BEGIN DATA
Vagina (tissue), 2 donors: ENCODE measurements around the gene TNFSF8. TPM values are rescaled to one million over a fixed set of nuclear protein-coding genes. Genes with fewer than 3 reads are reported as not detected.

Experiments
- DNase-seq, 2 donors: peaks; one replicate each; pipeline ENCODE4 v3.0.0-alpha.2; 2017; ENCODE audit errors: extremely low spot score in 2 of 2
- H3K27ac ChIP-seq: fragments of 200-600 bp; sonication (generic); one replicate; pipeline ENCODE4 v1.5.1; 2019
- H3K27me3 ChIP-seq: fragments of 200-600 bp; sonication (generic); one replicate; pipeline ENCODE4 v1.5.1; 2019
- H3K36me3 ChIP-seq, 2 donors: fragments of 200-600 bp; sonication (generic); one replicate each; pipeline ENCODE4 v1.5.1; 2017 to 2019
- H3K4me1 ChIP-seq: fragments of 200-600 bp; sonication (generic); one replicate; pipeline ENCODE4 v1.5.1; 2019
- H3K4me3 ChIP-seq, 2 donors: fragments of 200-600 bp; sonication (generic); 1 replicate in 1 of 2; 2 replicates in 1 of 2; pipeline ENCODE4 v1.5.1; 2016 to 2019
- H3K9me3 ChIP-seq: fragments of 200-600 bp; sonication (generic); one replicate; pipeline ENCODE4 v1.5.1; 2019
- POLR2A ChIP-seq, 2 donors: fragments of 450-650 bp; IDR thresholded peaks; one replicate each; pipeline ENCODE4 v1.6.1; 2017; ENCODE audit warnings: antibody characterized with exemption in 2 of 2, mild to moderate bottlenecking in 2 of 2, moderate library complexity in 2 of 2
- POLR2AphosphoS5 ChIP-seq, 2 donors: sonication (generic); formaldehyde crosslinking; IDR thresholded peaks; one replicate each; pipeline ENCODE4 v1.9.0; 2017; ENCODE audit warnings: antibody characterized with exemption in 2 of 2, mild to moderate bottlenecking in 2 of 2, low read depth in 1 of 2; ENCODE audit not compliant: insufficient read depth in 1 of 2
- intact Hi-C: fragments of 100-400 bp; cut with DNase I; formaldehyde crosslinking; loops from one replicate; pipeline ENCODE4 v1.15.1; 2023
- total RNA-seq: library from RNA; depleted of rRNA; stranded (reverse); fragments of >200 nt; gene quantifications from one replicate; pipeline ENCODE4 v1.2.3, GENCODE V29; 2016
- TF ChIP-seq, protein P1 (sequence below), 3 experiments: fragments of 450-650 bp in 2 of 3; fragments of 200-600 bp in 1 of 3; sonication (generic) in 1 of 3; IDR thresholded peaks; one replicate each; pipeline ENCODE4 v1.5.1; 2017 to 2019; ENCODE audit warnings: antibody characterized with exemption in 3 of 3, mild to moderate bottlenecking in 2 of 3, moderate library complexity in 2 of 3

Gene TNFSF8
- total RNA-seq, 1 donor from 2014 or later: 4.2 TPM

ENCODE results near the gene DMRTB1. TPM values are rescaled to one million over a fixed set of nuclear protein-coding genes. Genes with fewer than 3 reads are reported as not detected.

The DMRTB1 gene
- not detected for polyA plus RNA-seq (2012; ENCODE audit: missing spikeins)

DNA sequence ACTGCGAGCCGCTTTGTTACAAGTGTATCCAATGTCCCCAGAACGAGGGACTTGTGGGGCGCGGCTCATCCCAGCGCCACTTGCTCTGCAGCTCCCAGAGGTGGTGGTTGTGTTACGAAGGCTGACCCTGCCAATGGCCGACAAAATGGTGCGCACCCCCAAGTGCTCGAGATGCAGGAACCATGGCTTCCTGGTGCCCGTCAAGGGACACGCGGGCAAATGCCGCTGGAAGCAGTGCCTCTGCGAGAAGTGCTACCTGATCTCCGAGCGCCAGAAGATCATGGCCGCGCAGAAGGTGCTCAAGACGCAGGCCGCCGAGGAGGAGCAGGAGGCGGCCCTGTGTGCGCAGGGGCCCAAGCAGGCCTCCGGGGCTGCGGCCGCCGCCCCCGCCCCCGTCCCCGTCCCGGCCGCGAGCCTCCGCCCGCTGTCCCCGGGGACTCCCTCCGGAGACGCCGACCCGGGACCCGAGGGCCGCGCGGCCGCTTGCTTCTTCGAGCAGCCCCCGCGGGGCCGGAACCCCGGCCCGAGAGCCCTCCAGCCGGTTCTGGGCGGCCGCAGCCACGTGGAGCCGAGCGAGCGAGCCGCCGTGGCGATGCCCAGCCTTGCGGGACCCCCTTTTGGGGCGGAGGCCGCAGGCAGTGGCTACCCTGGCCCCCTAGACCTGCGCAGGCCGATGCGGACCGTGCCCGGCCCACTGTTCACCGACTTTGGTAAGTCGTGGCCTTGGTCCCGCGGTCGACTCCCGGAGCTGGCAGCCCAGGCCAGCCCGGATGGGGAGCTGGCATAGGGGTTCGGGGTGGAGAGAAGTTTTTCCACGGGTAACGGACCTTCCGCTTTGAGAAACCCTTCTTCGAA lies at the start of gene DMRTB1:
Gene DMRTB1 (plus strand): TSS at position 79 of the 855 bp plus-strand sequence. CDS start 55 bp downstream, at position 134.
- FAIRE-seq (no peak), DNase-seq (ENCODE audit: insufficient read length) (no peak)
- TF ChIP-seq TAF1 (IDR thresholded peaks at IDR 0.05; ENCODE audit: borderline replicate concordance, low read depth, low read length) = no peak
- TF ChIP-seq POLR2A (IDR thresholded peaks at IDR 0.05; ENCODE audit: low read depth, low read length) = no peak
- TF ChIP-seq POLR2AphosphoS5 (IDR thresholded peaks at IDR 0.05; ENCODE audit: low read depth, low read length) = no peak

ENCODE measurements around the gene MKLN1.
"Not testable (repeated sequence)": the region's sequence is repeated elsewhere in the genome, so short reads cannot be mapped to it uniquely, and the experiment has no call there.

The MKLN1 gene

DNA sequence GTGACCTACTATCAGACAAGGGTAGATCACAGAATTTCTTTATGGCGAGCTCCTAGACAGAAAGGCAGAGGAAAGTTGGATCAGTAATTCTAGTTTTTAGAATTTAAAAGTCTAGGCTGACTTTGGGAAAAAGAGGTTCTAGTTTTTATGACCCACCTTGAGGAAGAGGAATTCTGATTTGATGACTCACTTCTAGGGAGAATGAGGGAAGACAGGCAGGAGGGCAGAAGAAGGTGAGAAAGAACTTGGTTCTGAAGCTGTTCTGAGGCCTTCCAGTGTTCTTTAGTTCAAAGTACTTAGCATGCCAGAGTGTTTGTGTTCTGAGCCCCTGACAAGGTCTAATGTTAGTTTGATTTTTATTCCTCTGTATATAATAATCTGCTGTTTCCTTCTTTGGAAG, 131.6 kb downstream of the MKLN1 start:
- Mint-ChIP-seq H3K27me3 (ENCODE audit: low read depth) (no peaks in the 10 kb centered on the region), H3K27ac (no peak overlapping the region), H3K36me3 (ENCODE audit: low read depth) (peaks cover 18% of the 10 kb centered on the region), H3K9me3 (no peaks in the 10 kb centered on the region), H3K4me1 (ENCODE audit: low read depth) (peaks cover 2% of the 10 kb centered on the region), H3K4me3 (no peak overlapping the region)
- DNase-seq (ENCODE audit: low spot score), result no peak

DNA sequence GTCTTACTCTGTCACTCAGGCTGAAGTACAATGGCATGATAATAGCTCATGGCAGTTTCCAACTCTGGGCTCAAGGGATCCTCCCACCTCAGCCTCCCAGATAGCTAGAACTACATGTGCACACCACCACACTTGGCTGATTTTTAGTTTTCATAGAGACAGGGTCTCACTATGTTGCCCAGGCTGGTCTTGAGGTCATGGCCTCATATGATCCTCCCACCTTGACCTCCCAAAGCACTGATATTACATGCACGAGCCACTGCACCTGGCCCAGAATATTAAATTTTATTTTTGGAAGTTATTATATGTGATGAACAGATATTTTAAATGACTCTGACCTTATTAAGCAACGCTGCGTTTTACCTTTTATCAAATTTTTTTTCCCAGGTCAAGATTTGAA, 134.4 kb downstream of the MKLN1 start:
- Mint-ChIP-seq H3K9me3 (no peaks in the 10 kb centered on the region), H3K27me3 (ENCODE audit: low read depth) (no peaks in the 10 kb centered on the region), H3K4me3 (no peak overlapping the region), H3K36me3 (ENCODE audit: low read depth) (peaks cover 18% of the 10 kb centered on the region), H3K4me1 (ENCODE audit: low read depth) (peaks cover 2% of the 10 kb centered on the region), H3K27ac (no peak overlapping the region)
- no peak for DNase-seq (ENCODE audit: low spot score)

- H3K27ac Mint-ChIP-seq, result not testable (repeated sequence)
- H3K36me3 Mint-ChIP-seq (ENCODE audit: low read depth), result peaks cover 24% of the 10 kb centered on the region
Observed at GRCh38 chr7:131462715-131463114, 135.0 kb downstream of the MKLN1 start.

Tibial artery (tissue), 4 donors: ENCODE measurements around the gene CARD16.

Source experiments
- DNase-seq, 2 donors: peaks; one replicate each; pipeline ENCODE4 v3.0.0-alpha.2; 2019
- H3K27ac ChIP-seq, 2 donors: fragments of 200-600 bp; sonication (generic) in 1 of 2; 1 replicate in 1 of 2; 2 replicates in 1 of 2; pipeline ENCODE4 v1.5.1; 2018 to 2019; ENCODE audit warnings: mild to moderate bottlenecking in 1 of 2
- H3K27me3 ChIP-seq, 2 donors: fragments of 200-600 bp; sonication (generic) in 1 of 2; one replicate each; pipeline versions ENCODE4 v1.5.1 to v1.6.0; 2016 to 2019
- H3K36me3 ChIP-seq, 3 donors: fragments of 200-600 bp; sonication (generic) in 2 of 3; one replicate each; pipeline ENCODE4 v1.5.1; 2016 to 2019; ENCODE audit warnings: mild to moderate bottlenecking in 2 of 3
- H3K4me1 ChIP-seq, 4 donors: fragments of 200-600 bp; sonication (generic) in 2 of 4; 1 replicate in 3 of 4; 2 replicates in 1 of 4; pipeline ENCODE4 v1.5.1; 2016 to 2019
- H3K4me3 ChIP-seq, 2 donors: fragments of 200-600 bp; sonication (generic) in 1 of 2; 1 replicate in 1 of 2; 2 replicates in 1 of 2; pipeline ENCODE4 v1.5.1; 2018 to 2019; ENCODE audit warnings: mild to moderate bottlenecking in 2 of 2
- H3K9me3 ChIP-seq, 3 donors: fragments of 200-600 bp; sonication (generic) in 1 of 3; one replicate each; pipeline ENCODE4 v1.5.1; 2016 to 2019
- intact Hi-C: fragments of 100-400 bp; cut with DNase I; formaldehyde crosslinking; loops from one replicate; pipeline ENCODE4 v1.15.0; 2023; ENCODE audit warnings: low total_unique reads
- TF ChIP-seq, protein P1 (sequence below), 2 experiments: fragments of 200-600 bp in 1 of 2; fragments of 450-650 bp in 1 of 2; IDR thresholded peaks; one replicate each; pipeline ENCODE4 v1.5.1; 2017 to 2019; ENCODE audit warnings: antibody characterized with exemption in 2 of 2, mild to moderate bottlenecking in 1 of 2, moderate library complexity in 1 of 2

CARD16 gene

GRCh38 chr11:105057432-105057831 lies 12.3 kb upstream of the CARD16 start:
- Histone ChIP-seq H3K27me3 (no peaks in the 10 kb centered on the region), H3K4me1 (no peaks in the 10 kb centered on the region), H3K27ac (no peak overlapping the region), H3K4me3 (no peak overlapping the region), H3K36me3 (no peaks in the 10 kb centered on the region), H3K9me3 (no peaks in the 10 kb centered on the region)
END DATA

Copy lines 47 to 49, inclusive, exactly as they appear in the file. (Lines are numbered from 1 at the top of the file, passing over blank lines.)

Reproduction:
- intact Hi-C: fragments of 100-400 bp; cut with DNase I; formaldehyde crosslinking; loops from one replicate; pipeline ENCODE4 v1.15.0; 2023; ENCODE audit warnings: low total_unique reads
- TF ChIP-seq, protein P1 (sequence below), 2 experiments: fragments of 200-600 bp in 1 of 2; fragments of 450-650 bp in 1 of 2; IDR thresholded peaks; one replicate each; pipeline ENCODE4 v1.5.1; 2017 to 2019; ENCODE audit warnings: antibody characterized with exemption in 2 of 2, mild to moderate bottlenecking in 1 of 2, moderate library complexity in 1 of 2

CARD16 gene